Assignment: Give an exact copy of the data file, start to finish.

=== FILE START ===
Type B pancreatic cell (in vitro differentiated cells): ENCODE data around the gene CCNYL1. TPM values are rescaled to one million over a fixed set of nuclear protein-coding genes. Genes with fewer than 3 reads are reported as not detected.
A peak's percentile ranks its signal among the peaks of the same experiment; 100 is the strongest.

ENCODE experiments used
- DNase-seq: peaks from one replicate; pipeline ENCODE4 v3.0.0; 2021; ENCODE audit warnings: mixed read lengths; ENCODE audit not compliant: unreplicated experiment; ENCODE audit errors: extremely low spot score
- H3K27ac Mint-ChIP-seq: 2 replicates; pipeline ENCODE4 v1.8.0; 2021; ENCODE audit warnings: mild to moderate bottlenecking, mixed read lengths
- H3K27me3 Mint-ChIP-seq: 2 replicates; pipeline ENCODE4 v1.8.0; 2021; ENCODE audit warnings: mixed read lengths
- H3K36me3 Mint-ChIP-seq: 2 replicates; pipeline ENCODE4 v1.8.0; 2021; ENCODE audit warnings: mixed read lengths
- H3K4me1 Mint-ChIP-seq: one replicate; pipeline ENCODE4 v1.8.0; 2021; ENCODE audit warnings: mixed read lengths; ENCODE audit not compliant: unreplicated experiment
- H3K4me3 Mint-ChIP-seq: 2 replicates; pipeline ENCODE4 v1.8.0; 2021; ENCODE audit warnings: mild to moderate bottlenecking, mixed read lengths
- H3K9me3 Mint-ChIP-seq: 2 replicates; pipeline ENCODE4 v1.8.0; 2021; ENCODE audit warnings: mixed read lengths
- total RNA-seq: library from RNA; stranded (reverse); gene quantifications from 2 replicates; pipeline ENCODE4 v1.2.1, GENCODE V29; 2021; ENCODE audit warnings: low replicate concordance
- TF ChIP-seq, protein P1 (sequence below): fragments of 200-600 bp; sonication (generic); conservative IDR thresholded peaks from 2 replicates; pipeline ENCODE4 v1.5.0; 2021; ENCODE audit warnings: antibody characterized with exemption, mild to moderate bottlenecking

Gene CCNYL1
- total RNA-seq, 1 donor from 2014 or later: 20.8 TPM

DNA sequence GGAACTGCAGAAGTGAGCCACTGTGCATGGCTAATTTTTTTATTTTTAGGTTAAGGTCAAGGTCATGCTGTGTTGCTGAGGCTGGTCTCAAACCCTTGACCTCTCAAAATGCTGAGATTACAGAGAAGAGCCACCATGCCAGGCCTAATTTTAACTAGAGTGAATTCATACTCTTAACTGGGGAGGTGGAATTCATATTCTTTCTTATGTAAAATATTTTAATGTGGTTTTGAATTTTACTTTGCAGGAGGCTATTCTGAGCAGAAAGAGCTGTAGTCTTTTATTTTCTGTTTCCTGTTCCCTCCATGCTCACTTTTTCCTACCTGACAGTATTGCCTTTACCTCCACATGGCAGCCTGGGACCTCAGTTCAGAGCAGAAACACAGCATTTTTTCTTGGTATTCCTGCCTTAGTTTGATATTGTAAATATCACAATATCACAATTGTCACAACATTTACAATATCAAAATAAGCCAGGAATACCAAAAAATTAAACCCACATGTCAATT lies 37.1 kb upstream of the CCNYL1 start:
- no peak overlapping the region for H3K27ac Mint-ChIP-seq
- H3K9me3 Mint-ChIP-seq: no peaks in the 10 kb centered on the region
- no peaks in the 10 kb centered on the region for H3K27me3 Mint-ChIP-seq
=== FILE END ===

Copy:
Type B pancreatic cell (in vitro differentiated cells): ENCODE data around the gene CCNYL1. TPM values are rescaled to one million over a fixed set of nuclear protein-coding genes. Genes with fewer than 3 reads are reported as not detected.
A peak's percentile ranks its signal among the peaks of the same experiment; 100 is the strongest.

ENCODE experiments used
- DNase-seq: peaks from one replicate; pipeline ENCODE4 v3.0.0; 2021; ENCODE audit warnings: mixed read lengths; ENCODE audit not compliant: unreplicated experiment; ENCODE audit errors: extremely low spot score
- H3K27ac Mint-ChIP-seq: 2 replicates; pipeline ENCODE4 v1.8.0; 2021; ENCODE audit warnings: mild to moderate bottlenecking, mixed read lengths
- H3K27me3 Mint-ChIP-seq: 2 replicates; pipeline ENCODE4 v1.8.0; 2021; ENCODE audit warnings: mixed read lengths
- H3K36me3 Mint-ChIP-seq: 2 replicates; pipeline ENCODE4 v1.8.0; 2021; ENCODE audit warnings: mixed read lengths
- H3K4me1 Mint-ChIP-seq: one replicate; pipeline ENCODE4 v1.8.0; 2021; ENCODE audit warnings: mixed read lengths; ENCODE audit not compliant: unreplicated experiment
- H3K4me3 Mint-ChIP-seq: 2 replicates; pipeline ENCODE4 v1.8.0; 2021; ENCODE audit warnings: mild to moderate bottlenecking, mixed read lengths
- H3K9me3 Mint-ChIP-seq: 2 replicates; pipeline ENCODE4 v1.8.0; 2021; ENCODE audit warnings: mixed read lengths
- total RNA-seq: library from RNA; stranded (reverse); gene quantifications from 2 replicates; pipeline ENCODE4 v1.2.1, GENCODE V29; 2021; ENCODE audit warnings: low replicate concordance
- TF ChIP-seq, protein P1 (sequence below): fragments of 200-600 bp; sonication (generic); conservative IDR thresholded peaks from 2 replicates; pipeline ENCODE4 v1.5.0; 2021; ENCODE audit warnings: antibody characterized with exemption, mild to moderate bottlenecking

Gene CCNYL1
- total RNA-seq, 1 donor from 2014 or later: 20.8 TPM

DNA sequence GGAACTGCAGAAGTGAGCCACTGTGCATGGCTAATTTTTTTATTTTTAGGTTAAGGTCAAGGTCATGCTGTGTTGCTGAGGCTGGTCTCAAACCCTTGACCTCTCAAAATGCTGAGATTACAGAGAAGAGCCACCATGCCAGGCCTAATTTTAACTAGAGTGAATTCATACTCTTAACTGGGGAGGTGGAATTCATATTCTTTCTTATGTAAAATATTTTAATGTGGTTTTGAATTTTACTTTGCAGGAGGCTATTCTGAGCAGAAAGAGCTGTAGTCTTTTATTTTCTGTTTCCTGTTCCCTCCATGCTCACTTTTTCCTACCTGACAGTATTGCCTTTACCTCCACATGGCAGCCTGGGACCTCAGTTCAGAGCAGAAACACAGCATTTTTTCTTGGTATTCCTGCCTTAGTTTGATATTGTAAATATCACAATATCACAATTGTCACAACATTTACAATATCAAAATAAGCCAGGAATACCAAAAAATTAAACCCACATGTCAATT lies 37.1 kb upstream of the CCNYL1 start:
- no peak overlapping the region for H3K27ac Mint-ChIP-seq
- H3K9me3 Mint-ChIP-seq: no peaks in the 10 kb centered on the region
- no peaks in the 10 kb centered on the region for H3K27me3 Mint-ChIP-seq